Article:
CEO SUMMARY: Its time again for THE DARK REPORT to make its yearly selection of the lab industry’s Movers & Shakers. Individuals chosen for 2000 represent a cross section of laboratory companies. Their successes demonstrate that leadership and vision continue to make a difference, despite the financial challenges of today’s healthcare marketplace.
IT IS ALWAYS A CHALLENGING TASK for THE DARK REPORT to select its annual list of the laboratory industry’s Movers & Shakers.
That’s because many of the most effective management leaders in clinical laboratories and pathology group practices labor in relative anonymity. Since most laboratories and pathology groups are “hidden” within the larger organization of the hospital, their management leaders get much less recognition than those of publicly-traded companies.
As public firms, it is certainly easy to track the business performance of Quest Diagnostics Incorporated and AmeriPath, Inc. Every quarter these companies are required to make detailed financial disclosures.
It is much more difficult to track the management performance of hospital laboratories and pathology group practices, since they seldom make public any details about their overall financial performance.
That is why THE DARK REPORT’s annual selection of the lab industry’s Movers & Shakers is important. It often brings unrecognized management leaders into the public eye. These exceptional individuals demonstrate that a well-managed laboratory can still grow, make money, and be a good place to work.
The popular conception of the clinical laboratory industry today is that it’s in a general state of financial depression. Sustained erosion in the levels of reimbursement for lab testing have caused operating profit margins to fall to levels which are inadequate to sustain viable laboratory operations.
This popular conception of the lab industry is not totally true. There are regions of the United States where most laboratories continue to operate with a reasonable degree of financial comfort.
These regions stand in stark contrast to those areas of the country where virtually all laboratories find themselves in a constant struggle for financial survival. California is probably the most prominent example.
THE DARK REPORT’s Movers & Shakers for 2000 come from all regions of the United States. The successes of their laboratory organizations demonstrates that it is still feasible to create a dynamic, growing laboratory organization.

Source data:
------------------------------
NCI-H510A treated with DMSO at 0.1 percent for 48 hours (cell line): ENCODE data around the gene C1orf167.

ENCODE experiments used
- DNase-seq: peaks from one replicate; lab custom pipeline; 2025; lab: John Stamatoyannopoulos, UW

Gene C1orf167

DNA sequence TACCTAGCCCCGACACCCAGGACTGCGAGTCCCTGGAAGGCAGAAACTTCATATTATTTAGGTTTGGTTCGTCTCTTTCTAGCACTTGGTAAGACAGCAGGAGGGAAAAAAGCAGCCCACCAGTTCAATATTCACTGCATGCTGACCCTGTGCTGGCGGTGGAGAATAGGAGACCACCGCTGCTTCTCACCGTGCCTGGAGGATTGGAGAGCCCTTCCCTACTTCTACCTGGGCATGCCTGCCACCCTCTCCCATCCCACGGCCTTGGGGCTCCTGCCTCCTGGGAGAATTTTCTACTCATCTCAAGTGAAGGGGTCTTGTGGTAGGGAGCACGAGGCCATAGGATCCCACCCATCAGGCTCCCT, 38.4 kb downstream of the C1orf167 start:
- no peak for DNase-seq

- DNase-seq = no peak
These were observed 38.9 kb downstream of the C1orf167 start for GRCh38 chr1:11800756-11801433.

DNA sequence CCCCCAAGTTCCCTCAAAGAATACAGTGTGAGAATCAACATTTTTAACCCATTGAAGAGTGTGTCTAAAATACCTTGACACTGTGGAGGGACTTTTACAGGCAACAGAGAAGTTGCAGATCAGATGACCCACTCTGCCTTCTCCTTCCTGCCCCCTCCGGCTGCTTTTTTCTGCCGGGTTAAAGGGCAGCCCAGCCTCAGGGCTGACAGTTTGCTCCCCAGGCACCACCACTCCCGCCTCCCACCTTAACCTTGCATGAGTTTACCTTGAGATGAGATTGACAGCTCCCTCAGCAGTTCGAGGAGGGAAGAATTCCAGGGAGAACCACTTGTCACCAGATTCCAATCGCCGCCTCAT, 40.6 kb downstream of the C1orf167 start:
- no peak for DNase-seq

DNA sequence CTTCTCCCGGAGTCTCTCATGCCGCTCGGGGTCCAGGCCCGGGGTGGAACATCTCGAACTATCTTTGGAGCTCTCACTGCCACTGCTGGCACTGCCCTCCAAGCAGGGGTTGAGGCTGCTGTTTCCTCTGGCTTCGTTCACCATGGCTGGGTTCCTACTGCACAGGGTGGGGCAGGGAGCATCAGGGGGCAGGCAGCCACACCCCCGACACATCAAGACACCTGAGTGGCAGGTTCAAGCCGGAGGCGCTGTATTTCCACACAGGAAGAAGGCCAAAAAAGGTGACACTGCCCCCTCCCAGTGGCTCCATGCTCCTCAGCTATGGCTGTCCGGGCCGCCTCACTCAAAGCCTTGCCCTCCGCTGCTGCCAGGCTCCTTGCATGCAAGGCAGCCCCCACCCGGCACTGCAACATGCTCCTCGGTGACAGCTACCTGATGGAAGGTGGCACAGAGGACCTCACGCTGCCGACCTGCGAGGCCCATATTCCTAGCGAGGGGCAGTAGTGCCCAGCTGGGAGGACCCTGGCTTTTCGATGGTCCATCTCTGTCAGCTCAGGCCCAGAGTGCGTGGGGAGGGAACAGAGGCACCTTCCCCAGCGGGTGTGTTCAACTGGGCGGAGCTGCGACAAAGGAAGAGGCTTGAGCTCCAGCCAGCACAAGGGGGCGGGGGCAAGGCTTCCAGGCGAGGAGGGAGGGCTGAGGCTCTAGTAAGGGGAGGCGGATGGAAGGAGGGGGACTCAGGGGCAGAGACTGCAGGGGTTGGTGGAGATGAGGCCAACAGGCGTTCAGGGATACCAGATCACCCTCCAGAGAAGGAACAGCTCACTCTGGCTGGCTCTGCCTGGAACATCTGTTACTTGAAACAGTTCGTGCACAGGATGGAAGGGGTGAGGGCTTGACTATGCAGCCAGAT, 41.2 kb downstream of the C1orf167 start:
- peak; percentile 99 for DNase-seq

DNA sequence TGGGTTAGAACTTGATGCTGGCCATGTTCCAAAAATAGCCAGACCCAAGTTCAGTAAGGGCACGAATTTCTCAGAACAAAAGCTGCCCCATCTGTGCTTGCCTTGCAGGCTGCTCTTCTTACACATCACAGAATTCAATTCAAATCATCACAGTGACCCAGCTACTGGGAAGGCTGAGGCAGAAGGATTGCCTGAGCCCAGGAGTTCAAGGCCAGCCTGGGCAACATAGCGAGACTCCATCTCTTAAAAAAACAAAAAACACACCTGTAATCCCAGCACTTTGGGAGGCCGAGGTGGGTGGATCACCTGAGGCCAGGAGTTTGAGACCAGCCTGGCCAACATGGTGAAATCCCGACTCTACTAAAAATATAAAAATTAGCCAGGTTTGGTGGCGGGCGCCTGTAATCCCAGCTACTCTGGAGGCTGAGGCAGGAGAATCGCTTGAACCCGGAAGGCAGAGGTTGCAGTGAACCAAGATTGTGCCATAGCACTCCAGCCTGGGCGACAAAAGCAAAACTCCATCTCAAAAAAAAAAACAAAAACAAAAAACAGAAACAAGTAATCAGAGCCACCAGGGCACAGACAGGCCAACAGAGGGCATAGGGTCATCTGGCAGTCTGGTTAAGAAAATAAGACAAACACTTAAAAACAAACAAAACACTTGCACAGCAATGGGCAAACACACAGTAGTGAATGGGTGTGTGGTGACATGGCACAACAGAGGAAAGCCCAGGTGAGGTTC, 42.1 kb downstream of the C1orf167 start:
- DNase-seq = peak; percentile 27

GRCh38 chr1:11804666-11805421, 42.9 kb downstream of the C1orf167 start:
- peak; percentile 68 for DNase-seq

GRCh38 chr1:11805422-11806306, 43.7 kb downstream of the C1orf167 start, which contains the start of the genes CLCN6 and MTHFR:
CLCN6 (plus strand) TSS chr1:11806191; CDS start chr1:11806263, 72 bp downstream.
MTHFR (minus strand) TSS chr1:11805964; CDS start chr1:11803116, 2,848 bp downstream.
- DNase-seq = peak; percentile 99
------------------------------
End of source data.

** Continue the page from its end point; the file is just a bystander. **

As in past years, we expect some of the individuals on this year’s Movers & Shakers list to be controversial. Like the Academy Awards, every fan has an opinion on why their favorite candidate should win. That also applies to THE DARK REPORT’s Movers & Shakers selections.
Yet we believe that each of our selection shave unquestionable merit for recognition as a Mover & Shaker. When their individual accomplishments are matched against other peers in the lab industry, they compare favorably. The sustained performance of their laboratory organizations offers further validation that each individual’s leadership skills made important contributions to its success.
For example, take regional laboratory networks. They became a common industry business model starting in 1995. Yet the measurable impact and success of some 40 to 50 regional lab networks across the country during the past five years has been negligible.
Major Population Centers
Judged from this perspective, the accomplishments of Detroit’s Joint Venture Hospital Laboratory Network (JVHLN) are considerable and impressive. Since its operational launch in 1993, it has grown to encompass all the major population centers in Michigan.
It’s infrastructure of patient access points and stat labs is unmatched by any commercial lab competitor in Michigan. During its seven years of operation, it has generated positive cash flows and funded the costs of its own operations.
It’s accomplishments in managed care contracting are equally impressive. It now holds contracts with Michigan payers to service 1.6 million lives. It is a lab services provider to all major Michigan payers, including, as of early this year, Michigan’s largest health insurer.
Compared to all other regional lab networks in the United States, JVHLN’s accomplishments are truly exceptional. That is why THE DARK REPORT selected JVHLN’s Executive Director, Jack Shaw, as one of this year’s Movers & Shakers. In seven years of leading JVHLN, Shaw has helped his network achieve business outcomes that are unmatched by any other regional lab network.
Another good example is AmeriPath, Inc., the pathology physician practice management (PPM) company based in Riviera Beach, Florida. AmeriPath has grown to become a quarter billion-dollar pathology business in just a few years. Many did not believe that pathologists would buy into the PPM concept.
But today, AmeriPath has almost 300 pathologists working in 30 states. It is posting healthy profits, despite the reimbursement squeeze on lab testing. Credit for this business growth must go to its management leader, James New, one of THE DARK REPORT’s Movers & Shakers for 2000.
Hopefully the accomplishments and successes of our Movers & Shakers will inspire other laboratory executives and pathologists to energize their own laboratory organizations. The lab industry needs more leaders with confidence, vision, and energy.